Acts 26:20 First to those in Damascus, then to those in Jerusalem and in all Judea, and to the Gentiles also, I preached that they should repent and turn to God and prove their repentance by their deeds.
We all make mistakes, but it’s what we do about them that counts in God’s eyes. There’s a creeping a-moralism in our churches and society right now that says “it is okay to make mistakes, God understands, so there’s no need to repent or change our ways.” We’ve become so addicted to ourselves and our own understanding that we’ve sadly forgotten how to repent.
Now I am just as guilty of this than anyone else. Some days, I slack off in my prayers; I abbreviate my requests; I take God’s mercy for granted, so I end up justifying myself and setting aside my guilty feelings. I suppress any inward call to truly confess and personally repent. I try to shut God out, but only end up isolating myself from Him. Eventually, I have to come to God and speak to Him about what I have left unspoken or unprayed. I get no peace until I do this; I have no healing from within until I confess to God.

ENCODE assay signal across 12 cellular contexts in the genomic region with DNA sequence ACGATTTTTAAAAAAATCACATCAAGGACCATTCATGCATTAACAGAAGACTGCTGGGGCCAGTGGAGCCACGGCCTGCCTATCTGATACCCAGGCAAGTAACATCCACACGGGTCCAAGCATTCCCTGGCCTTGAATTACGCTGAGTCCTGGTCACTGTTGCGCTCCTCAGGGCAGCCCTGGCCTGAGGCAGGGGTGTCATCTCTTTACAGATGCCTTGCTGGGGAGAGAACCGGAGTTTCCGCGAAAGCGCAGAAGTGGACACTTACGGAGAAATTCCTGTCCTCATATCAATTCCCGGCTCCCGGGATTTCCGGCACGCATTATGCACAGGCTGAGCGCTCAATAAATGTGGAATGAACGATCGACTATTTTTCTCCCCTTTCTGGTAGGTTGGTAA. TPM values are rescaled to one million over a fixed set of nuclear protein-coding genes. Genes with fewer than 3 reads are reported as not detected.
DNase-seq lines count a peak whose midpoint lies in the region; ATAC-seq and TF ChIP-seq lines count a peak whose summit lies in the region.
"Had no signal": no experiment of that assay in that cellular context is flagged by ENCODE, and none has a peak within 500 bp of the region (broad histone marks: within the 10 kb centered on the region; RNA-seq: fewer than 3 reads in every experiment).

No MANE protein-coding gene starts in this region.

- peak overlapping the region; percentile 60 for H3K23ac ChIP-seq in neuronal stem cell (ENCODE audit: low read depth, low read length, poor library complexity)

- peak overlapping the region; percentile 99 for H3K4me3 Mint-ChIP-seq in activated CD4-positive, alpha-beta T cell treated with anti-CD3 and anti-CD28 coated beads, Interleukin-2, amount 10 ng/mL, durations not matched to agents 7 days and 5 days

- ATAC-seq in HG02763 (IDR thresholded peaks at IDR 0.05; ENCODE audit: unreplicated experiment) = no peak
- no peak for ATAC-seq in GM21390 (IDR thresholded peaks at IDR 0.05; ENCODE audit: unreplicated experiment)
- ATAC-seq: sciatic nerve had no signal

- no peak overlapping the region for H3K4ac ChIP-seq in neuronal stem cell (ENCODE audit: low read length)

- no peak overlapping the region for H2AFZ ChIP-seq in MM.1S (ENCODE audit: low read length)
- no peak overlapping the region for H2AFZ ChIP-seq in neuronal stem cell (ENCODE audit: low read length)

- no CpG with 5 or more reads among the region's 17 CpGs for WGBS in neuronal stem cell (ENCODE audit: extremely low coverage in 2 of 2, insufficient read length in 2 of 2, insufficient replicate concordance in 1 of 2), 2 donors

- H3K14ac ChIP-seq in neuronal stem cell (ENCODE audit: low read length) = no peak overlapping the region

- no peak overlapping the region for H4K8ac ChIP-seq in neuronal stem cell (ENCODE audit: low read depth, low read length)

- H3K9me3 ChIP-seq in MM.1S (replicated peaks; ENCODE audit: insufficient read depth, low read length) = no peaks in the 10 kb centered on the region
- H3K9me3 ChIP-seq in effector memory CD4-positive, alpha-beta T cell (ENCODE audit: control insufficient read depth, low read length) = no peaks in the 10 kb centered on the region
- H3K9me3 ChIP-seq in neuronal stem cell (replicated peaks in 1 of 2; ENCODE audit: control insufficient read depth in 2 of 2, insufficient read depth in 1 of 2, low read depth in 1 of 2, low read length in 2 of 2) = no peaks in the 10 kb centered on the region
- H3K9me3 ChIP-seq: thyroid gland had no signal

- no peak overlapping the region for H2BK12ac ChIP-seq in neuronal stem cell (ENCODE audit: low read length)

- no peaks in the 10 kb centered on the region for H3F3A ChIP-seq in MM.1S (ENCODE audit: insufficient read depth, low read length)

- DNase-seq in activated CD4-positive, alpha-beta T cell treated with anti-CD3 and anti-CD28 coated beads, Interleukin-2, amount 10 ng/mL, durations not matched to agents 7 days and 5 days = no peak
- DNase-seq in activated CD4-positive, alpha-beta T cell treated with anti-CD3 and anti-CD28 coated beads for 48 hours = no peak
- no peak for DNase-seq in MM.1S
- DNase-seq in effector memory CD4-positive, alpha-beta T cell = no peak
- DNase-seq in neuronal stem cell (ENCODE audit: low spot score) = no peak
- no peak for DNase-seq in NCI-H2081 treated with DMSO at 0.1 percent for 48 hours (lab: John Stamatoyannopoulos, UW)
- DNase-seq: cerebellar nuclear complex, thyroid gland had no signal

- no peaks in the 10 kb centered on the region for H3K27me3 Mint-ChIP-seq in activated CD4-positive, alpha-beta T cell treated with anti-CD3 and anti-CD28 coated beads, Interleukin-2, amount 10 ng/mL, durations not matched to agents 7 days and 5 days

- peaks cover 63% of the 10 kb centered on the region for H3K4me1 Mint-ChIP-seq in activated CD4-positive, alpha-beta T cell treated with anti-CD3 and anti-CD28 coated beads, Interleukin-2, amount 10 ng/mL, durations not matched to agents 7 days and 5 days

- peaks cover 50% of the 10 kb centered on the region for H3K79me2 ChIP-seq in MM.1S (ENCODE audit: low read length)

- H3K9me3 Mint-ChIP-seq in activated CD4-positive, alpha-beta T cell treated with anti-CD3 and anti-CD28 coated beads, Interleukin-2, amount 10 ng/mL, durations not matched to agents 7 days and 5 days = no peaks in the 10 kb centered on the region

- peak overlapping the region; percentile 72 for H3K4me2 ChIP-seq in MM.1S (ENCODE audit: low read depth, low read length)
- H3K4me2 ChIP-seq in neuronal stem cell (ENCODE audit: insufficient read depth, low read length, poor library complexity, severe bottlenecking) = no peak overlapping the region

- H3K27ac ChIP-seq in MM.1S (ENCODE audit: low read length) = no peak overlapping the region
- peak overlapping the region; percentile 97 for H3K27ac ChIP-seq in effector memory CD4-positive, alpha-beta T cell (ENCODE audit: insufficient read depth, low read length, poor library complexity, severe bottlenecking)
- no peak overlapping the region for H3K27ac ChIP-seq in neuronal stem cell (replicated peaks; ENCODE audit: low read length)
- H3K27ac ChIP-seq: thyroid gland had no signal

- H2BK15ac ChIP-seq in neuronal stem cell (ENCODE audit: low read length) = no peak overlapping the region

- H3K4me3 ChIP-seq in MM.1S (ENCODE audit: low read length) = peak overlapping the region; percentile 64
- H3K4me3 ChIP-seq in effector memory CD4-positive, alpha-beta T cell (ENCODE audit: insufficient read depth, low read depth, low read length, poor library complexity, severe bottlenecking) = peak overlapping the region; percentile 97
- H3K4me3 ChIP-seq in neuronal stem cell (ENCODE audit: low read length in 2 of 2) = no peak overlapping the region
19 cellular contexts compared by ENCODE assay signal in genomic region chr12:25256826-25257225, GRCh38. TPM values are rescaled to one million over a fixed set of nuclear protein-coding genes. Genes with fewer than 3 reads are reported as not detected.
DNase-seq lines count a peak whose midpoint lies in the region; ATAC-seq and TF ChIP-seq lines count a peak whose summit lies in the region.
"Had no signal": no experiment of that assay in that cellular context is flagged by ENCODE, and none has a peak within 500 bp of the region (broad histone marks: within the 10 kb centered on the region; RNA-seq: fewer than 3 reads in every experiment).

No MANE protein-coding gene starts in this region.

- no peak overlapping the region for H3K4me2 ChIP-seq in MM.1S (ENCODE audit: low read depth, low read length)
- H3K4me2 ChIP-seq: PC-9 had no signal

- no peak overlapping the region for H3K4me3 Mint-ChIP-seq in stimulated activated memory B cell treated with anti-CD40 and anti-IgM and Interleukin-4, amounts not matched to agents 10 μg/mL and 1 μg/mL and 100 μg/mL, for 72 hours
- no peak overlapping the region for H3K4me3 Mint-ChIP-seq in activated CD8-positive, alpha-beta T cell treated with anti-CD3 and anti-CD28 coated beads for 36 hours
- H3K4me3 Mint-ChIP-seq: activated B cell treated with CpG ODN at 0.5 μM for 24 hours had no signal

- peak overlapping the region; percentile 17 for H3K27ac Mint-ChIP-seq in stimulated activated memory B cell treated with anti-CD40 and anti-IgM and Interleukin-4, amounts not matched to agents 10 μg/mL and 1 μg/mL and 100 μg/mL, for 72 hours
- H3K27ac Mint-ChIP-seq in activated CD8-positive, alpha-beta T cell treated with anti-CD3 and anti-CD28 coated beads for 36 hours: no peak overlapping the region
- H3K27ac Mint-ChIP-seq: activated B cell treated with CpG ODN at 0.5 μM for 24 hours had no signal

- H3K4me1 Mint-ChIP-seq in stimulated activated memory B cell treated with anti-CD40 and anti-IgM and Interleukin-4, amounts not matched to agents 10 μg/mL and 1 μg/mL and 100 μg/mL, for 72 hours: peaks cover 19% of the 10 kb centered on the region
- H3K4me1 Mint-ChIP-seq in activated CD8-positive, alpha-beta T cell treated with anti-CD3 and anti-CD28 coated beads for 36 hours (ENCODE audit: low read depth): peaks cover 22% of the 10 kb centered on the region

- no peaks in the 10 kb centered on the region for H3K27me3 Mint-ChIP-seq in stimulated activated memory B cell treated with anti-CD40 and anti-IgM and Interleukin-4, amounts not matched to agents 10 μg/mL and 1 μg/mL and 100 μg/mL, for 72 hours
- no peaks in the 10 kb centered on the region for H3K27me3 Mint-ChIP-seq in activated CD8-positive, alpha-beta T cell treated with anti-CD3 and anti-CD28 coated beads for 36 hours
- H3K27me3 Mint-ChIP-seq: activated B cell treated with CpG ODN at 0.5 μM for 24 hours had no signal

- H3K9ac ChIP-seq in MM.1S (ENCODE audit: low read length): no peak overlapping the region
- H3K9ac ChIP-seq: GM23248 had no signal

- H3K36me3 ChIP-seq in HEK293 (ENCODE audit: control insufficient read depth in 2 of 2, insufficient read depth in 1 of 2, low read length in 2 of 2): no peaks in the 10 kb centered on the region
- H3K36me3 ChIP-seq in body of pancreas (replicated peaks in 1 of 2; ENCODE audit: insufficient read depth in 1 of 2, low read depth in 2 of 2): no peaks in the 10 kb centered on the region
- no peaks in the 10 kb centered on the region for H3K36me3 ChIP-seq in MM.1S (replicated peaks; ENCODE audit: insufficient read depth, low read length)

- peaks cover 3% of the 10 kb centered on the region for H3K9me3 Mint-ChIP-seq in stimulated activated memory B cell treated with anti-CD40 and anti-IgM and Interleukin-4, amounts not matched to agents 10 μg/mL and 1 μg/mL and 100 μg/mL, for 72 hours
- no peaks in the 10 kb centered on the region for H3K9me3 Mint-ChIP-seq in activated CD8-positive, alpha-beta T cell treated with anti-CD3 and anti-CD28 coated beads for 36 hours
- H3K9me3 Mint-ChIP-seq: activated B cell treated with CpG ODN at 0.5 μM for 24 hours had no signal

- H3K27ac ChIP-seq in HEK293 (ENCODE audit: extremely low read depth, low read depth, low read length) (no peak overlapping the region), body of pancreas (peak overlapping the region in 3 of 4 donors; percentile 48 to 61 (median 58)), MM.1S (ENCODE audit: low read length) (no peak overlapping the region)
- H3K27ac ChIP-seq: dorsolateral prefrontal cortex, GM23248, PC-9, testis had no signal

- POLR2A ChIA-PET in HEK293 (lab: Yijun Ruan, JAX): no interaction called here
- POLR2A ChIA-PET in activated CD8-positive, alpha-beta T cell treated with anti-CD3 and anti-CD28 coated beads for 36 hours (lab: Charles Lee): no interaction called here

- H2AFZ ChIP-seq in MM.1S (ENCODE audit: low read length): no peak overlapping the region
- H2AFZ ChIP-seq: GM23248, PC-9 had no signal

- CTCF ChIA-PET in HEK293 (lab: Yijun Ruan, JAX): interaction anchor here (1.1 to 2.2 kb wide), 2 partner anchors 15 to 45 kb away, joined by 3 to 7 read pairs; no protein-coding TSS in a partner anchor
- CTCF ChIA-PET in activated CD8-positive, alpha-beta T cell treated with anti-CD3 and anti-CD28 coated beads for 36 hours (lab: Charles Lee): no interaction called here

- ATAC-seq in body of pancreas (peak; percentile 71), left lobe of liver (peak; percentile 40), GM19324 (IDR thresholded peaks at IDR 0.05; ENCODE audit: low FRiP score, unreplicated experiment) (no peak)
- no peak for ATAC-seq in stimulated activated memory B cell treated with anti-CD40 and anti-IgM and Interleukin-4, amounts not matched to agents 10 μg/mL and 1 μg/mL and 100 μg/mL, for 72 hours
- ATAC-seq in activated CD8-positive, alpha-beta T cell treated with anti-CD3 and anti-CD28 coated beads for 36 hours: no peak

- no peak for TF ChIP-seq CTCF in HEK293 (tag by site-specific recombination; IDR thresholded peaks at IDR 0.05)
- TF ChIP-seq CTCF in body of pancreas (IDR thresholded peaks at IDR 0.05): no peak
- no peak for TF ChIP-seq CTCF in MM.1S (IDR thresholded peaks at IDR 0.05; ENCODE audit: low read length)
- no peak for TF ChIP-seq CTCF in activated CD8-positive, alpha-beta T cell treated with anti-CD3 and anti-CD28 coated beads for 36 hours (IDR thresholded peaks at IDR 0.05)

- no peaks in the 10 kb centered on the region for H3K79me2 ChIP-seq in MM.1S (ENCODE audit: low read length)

Repentance is for real, folks. It’s something that we must do in order to be Christians. It’s not an optional extra with regard to our faith. If we don’t repent, then we have no everlasting relationship with God. Christ came to save the world from sin, but even He cannot help an unrepentant sinner.
I guess the substance of this devotion is to make us all aware of our mistakes and to come to Jesus with them. If we’re too proud to do this, then we’ll end up perishing spiritually, emotionally, mentally, and maybe even physically. We may not want to read, think, or accept this, but unless we understand, acknowledge, and embrace our need to repent, we will never be restored to God through Christ.
Questions for personal reflection
Is there some mistake in my life that I still regret? Have I truly repented of this sin?
Prayer: Lord Jesus, we are sinful people who often make mistakes and take Your mercy for granted. Forgive our foolish ideas, especially those that would separate us from You and Your Father in Heaven. Bring us to You, humbly and respectfully; allow us to confess our mistakes and repent of our sinful ways. In Your Holy Name, we pray. Amen.
John Stuart is currently the pastor of Erin Presbyterian Church in Knoxville, Tennessee. If you would like to comment or ask a question of today’s message, please send him and email to email@example.com.
Today’s image is from one of John’s psalm drawings. It’s a depiction of a confessional verse from Psalm 123. If you would like to see a larger version of the drawing, please click on the following link: http://farm8.staticflickr.com/7085/7207536214_02e9f5ee64_b.jpg